Adsense: The Trailer Parks of the Web

I’ve been feeling a groundswell of animosity toward websites with Adsense. I’ve seen directories starting to make the decision to list a site or not based on how obnoxious the Adsense ads are. I’ve seen Wikipedia editors, the ones who even bother to look at a site listed at the bottom of an article, remove a link to a site because it had Adsense ads on it. A few years ago, it was the affiliate site that was the www version of a trailer park, now it’s the MFA site.

MFA (Made for Adsense) sites tend to be low quality, light on the content and heavy on the Adsense. In the worst cases, the content is scraped. Scraped content is assembled with software that scours the web, and will either blatantly steal content from other sources or put together search engine result pages as if it were genuine content. One step up from scraped content is the article sites. There are many websites that offer collections of articles that webmasters are free to use, which usually are given because they contain a link to the author’s own website. The intent of giving those articles is that they’d be placed on a relevant website, and people who read the article and liked it would click to the author’s home page. What the MFA sites are doing is instead of taking individual articles to offer to people visiting their sites, they’ll take the entire collection of articles. Thus, we get thousands upon thousands of versions of these articles posted which decreases the value to everyone involved.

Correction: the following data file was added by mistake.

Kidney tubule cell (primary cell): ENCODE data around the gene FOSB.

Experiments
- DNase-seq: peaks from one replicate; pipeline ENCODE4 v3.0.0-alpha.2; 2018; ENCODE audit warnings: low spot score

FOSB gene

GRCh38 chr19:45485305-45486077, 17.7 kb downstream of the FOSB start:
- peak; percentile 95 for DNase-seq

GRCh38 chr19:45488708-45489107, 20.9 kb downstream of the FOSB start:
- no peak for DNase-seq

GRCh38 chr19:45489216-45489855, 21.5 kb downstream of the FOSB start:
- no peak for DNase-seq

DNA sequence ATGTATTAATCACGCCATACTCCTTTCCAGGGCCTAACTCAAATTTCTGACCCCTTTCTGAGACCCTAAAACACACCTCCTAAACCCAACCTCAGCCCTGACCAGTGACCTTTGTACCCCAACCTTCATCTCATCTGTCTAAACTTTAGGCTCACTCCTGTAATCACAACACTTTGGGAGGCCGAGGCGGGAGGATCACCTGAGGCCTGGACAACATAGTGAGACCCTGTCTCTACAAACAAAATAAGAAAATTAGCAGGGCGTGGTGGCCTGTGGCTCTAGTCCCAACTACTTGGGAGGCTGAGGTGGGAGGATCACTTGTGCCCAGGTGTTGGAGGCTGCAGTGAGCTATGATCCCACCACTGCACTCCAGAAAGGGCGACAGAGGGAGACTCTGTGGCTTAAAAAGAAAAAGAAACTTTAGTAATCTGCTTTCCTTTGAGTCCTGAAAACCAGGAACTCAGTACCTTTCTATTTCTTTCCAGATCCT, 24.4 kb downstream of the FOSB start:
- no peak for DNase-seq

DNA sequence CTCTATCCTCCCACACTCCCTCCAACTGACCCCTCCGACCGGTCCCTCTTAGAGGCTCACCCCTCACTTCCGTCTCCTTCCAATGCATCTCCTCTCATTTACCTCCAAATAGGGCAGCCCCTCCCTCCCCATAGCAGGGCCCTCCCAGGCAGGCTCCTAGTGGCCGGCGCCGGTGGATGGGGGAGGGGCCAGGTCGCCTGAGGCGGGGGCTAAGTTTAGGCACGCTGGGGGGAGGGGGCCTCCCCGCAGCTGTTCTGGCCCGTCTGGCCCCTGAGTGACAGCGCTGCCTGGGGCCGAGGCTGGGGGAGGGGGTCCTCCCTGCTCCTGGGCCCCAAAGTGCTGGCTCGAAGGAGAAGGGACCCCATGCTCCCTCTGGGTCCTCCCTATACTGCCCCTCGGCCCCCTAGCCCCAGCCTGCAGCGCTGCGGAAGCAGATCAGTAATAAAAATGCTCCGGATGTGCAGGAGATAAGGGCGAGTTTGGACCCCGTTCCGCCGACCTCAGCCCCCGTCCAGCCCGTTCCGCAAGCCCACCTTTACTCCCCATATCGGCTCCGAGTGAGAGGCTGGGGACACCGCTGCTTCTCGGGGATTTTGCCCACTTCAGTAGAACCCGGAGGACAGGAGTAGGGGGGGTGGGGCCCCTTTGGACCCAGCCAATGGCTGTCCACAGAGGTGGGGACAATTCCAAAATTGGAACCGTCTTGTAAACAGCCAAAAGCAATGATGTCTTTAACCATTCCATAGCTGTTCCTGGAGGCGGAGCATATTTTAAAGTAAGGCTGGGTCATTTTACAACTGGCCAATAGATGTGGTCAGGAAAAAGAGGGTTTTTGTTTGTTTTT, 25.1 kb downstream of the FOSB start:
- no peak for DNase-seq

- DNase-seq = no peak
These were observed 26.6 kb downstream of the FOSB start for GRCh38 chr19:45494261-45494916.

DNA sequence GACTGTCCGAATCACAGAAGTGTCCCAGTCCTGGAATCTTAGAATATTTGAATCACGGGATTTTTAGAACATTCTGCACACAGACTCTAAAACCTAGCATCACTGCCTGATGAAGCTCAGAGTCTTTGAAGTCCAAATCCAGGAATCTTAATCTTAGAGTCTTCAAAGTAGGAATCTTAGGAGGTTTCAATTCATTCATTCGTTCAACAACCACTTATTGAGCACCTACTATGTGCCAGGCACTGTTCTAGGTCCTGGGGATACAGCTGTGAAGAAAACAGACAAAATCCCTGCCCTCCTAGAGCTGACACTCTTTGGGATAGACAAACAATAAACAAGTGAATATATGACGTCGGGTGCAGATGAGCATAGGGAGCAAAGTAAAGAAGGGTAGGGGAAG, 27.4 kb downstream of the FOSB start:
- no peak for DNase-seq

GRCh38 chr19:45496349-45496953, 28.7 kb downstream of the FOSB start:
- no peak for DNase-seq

Who does this hurt? It hurts legitimate publishers. It builds a prejudice against websites using Adsense as a revenue generator. When we submit our websites to directories, will we be treated the same as the MFA sites, because the directory editor can’t look beyond the Adsense? Back when I was an ODP editor, this was a big issue with affiliate sites. Many of the ODP editors couldn’t look past affiliate links on a site. When I spoke up and said that the ODP should not consider affiliate links, that if the site’s content was good enough to be listed without the affiliate links, it should be good enough to be listed with affiliate links. For saying that, ODP removed me as an editor. I’m seeing the same fights brewing over Adsense.

It hurts advertisers too. I won’t go into whether MFA sites increase the click fraud problem, but certainly a dilution of quality harms advertisers in several ways. First, the dilution of quality will make advertisers think twice before allowing their Adwords campaigns to show on the content network. That hurts publishers, advertisers, and Google. It hurts publishers because they’re going to miss out on the good as well as the bad. Sadly, when the bad overwhelms the good in Adsense, I can’t blame advertisers for staying away. It also hurts advertisers by crowding them out of the natural search engine results pages.

So, what do legitimate publishers do? Some of us will certainly move away from Adsense. When having Adsense does more harm to us than the revenue is worth, we’ll go away. We can approach the advertisers directly. It makes more work for us, certainly, but in the end the results will be justified. We also need to be careful who we link out to. Linking to MFA sites will do you no good, and can potentially harm your TrustRank. We also need to become more vigilant about content theft. We need to lobby Google to increase quality control on where they allow Adsense to be placed. We also need to lobby Google (and other search engines) to help us by removing scraped content from their index. Overwhelming? Yes.

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